First Practical Nanogenerator

Now this one truly pushed me “Wow, thats cool” button. The flexible device you can see pictured here can use body movements to generate electricity.

No, its not a battery, it actually generates.

Today this prototype uses a finger pinch, but its en route to a pulse beat to do the same in the future.

“This development represents a milestone toward producing portable electronics that can be powered by body movements without the use of batteries or electrical outlets,” said lead scientist Zhong Lin Wang, Ph.D. “Our nanogenerators are poised to change lives in the future. Their potential is only limited by one’s imagination.”

OK, so what can it actually do? Well, its powerful enough to drive commercial liquid-crystal displays, light-emitting diodes and laser diodes. Also, by storing the generated charges using a capacitor, the output power is capable to periodically drive a sensor and transmit the signal wirelessly.

So where will this go?

“If we can sustain the rate of improvement, the nanogenerator may find a broad range of other applications that require more power,” he added. Wang cited, for example, personal electronic devices powered by footsteps activating nanogenerators inside the sole of a shoe; implanted insulin pumps powered by a heart beat; and environmental sensors powered by nanogenerators flapping in the breeze.

Are you curious to know how this works? Well, apparently the key to the technology is zinc oxide (ZnO) nanowires. ZnO nanowires are piezoelectric — they can generate an electric current when strained or flexed. That movement can be virtually any body movement, such as walking, a heartbeat, or blood flowing through the body. The nanowires can also generate electricity in response to wind, rolling tires, or many other kinds of movement.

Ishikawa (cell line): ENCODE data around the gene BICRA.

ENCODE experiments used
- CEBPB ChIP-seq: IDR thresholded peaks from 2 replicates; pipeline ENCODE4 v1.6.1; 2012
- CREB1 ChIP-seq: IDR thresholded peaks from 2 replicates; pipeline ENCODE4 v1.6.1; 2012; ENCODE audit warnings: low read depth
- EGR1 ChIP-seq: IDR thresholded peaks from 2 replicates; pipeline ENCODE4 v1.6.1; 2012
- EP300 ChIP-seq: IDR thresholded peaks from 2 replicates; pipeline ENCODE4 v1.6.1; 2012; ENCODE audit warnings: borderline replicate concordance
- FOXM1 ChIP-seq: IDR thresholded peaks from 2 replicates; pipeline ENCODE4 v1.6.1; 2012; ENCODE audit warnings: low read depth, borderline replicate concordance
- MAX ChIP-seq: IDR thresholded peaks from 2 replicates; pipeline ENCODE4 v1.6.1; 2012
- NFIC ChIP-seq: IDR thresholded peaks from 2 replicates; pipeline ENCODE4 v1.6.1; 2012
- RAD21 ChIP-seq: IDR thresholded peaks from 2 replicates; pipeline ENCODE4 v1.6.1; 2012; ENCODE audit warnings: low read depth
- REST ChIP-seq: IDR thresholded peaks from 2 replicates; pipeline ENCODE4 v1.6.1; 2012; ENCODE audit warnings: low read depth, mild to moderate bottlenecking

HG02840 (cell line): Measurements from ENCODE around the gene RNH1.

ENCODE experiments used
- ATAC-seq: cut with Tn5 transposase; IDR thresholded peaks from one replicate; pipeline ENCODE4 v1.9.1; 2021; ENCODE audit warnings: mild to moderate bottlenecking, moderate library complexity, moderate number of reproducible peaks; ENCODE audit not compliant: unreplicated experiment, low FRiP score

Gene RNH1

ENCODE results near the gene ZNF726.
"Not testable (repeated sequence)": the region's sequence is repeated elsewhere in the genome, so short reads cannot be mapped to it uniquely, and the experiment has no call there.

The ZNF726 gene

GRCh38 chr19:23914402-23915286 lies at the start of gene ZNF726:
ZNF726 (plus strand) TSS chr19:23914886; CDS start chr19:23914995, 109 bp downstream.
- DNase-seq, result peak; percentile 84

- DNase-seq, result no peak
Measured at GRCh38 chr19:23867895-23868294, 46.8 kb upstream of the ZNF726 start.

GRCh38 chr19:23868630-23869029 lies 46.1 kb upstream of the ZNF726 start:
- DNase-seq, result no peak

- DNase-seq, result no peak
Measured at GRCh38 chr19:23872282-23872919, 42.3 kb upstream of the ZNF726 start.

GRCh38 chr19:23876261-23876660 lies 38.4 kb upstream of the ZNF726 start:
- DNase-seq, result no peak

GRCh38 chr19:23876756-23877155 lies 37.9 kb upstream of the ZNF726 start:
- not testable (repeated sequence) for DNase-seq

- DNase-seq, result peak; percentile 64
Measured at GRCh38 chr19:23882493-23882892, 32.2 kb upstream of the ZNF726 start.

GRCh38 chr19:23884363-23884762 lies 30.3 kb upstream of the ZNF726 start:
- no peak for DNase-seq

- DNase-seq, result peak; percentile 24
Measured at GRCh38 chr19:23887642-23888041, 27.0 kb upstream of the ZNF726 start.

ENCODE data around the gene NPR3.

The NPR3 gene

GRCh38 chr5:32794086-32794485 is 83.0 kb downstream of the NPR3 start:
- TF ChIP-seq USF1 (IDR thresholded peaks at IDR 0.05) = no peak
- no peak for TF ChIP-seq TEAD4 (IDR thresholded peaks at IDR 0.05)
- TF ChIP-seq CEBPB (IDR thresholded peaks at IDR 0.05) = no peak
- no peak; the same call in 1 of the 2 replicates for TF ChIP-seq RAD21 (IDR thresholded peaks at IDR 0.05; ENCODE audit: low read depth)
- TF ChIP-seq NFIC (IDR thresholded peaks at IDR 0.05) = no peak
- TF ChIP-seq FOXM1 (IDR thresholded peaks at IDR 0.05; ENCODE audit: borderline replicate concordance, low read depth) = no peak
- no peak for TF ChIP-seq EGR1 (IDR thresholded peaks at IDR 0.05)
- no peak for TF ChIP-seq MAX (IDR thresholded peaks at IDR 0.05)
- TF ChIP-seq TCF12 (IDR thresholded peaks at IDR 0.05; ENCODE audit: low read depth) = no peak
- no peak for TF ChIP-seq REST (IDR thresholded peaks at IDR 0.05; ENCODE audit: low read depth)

The diameter of a ZnO nanowire is so small that 500 of the wires can fit inside the width of a single human hair. Wang’s group found a way to capture and combine the electrical charges from millions of the nanoscale zinc oxide wires. They also developed an efficient way to deposit the nanowires onto flexible polymer chips, each about a quarter the size of a postage stamp. Five nanogenerators stacked together produce about 1 micro Ampere output current at 3 volts — about the same voltage generated by two regular AA batteries (about 1.5 volts each).

Next step is to further improve the output power of the nanogenerator and find a company to produce the nanogenerator. It could hit the market in three to five years.

You can find the ACS (American Chemical Society) press release here. This device was announced on March 29 at the 241st National Meeting & Exposition of the American Chemical Society in Anaheim, California.

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